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  • ’Nanosprings’ Improve Biosensors, Electronics
Oct 2010
CORVALLIS, Ore., Oct. 12, 2010 — Researchers at Oregon State University have reported the successful loading of biological molecules onto "nanosprings" – a type of nanostructure that has gained significant interest in recent years for its ability to maximize surface area in microreactors.

The findings may open the door to important new nanotech applications in production of pharmaceuticals, biological sensors, biomedicine and other areas.

"Nanosprings are a fairly new concept in nanotechnology because they create a lot of surface area at the same time they allow easy movement of fluids," said Christine Kelly, an associate professor in the School of Chemical, Biological and Environmental Engineering at OSU.

"They're a little like a miniature version of an old-fashioned, curled-up phone cord," Kelly said. "They make a great support on which to place reactive catalysts, and there are a variety of potential applications."

The OSU researchers found a way to attach enzymes to silicon dioxide nanosprings in a way that they will function as a biological catalyst to facilitate other chemical reactions. They might be used, for instance, to create a biochemical sensor that can react to a toxin far more quickly than other approaches.

"The ability to attach biomolecules on these nanosprings, in an efficient and environmentally friendly way, could be important for a variety of sensors, microreactors and other manufacturing applications," said Karl Schilke, an OSU graduate student in chemical engineering and principal investigator on the study.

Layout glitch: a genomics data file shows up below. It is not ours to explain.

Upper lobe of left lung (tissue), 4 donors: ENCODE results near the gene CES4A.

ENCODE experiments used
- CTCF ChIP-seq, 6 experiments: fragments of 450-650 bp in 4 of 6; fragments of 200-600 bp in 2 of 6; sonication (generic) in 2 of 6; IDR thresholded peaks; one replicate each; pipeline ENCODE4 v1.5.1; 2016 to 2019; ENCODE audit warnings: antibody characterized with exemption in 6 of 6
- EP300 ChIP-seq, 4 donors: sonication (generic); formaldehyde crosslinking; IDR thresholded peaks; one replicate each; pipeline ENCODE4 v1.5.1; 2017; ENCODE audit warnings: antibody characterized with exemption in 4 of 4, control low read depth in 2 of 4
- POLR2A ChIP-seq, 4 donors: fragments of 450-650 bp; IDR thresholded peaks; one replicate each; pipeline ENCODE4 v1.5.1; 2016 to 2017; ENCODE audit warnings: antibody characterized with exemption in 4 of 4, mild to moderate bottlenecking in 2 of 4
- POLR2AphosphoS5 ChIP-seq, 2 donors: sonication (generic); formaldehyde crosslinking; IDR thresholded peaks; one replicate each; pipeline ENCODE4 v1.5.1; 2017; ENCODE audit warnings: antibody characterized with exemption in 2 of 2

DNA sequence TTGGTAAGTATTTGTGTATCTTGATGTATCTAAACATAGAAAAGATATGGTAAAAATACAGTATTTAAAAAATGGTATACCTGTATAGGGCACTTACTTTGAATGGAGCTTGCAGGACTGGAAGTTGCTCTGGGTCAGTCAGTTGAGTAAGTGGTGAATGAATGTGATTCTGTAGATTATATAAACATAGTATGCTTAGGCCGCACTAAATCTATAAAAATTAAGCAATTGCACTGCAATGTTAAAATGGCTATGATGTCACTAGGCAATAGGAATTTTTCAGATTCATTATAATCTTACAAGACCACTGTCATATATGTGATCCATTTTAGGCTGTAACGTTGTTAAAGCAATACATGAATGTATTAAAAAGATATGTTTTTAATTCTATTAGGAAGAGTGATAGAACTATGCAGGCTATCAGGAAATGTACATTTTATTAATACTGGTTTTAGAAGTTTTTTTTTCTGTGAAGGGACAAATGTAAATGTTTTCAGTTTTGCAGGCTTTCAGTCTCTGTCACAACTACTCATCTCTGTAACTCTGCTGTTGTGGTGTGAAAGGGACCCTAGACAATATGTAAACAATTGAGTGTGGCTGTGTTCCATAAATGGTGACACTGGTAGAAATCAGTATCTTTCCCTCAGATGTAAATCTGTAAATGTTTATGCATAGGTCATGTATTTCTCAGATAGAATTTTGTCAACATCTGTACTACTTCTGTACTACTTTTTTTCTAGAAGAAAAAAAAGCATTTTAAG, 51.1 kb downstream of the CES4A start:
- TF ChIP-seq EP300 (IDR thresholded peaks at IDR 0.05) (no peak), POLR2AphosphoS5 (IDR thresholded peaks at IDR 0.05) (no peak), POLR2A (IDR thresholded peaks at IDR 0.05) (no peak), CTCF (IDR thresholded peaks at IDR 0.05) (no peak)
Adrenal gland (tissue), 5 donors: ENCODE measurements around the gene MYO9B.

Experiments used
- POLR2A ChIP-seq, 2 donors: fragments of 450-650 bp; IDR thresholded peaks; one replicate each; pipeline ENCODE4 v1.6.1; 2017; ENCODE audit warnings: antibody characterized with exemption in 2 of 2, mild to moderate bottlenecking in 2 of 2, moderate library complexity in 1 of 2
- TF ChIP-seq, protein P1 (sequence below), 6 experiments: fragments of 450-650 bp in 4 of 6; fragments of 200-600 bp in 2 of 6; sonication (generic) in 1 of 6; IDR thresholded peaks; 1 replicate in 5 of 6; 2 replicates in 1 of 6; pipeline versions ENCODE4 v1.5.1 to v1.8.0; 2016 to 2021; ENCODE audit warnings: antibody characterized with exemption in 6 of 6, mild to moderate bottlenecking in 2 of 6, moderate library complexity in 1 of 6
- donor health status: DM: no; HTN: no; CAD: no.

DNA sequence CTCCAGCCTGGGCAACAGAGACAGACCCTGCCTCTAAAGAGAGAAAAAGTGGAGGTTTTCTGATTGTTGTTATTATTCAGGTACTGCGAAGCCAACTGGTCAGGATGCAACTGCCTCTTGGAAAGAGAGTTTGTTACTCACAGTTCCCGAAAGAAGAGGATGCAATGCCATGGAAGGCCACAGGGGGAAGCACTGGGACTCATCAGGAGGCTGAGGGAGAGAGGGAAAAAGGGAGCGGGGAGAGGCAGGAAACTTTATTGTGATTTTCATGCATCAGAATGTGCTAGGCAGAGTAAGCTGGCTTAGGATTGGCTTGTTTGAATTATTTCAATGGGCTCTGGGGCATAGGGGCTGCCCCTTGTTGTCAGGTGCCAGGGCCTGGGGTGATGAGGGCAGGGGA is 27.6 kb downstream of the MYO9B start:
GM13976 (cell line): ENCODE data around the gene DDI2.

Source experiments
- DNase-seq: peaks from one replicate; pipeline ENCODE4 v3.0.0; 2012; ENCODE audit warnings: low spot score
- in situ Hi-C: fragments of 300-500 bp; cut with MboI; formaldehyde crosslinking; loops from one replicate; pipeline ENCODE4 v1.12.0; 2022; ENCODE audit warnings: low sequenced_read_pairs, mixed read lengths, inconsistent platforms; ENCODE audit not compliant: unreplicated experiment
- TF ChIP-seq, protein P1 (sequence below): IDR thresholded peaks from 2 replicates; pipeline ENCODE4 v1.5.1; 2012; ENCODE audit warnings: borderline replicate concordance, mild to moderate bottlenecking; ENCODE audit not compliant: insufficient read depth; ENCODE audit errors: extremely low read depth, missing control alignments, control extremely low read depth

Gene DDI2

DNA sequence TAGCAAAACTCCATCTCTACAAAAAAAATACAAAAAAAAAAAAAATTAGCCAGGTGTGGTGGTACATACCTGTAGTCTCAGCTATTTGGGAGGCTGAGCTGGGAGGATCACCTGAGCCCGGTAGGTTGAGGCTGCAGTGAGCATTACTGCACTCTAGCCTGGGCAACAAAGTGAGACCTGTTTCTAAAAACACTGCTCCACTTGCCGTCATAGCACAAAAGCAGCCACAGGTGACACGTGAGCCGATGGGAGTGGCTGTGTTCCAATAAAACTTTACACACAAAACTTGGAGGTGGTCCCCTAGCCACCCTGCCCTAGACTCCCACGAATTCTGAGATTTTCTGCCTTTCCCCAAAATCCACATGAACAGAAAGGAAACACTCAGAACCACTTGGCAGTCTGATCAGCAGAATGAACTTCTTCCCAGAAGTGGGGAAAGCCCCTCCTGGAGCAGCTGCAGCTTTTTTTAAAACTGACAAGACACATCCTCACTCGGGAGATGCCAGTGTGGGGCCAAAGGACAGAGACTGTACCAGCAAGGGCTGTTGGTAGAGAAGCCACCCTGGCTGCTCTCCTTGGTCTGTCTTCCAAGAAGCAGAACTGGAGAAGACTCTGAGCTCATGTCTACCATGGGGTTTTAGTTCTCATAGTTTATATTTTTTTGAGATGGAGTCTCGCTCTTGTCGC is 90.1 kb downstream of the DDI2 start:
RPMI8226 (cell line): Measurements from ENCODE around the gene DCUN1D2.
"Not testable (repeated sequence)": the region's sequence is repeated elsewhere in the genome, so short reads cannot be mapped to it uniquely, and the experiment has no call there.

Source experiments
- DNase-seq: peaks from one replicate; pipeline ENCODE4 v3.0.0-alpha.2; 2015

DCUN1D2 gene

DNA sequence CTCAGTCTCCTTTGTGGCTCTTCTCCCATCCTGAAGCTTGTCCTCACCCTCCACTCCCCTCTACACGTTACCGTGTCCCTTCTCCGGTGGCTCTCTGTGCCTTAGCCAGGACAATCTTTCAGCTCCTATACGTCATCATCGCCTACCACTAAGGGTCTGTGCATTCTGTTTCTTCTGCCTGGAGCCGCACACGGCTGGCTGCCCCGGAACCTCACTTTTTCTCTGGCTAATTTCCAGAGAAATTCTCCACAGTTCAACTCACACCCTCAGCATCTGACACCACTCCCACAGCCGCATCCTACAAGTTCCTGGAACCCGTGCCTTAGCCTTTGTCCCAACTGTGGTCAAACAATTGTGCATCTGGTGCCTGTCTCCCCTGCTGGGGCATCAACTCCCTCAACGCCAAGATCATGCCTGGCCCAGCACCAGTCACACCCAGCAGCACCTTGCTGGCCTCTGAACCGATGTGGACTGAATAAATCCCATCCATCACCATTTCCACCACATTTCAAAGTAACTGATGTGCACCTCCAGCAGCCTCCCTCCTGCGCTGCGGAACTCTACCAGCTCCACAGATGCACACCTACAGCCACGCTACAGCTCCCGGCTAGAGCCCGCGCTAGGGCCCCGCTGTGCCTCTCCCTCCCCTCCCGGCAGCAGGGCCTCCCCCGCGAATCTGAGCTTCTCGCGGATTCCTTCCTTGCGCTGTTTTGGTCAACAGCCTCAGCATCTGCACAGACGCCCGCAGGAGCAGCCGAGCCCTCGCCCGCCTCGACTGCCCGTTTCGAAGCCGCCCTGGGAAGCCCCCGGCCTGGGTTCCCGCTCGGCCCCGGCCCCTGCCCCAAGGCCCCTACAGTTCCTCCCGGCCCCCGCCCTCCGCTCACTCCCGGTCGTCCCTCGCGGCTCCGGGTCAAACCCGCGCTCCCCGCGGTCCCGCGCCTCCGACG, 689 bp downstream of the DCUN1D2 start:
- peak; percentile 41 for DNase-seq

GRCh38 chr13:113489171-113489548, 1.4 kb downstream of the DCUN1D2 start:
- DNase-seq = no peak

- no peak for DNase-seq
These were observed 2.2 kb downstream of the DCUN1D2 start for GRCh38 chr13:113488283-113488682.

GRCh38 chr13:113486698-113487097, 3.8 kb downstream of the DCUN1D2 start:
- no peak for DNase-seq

The work was done in collaboration with the University of Idaho Department of Physics and GoNano Technologies of Moscow, Idaho, a commercial producer of nanosprings.

Nanosprings are being explored for such uses as hydrogen storage, carbon cycling and lab-on-chip electronic devices. The research was also facilitated by the Microproducts Breakthrough Institute, a collaboration of OSU and the Pacific Northwest National Laboratory.

"An increasingly important aspect of microreactor and biosensor technology is the development of supports that can be easily coated with enzymes, antibodies, or other biomolecules," the researchers said.

"These requirements are neatly met by nanosprings, structures that can be grown by a chemical vapor deposition process on a wide variety of surfaces," they said. "This study represents the first published application of nanosprings as a novel and highly efficient carrier for immobilized enzymes in microreactors."

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That branch of science involved in the study and utilization of the motion, emissions and behaviors of currents of electrical energy flowing through gases, vacuums, semiconductors and conductors, not to be confused with electrics, which deals primarily with the conduction of large currents of electricity through metals.
The use of atoms, molecules and molecular-scale structures to enhance existing technology and develop new materials and devices. The goal of this technology is to manipulate atomic and molecular particles to create devices that are thousands of times smaller and faster than those of the current microtechnologies.
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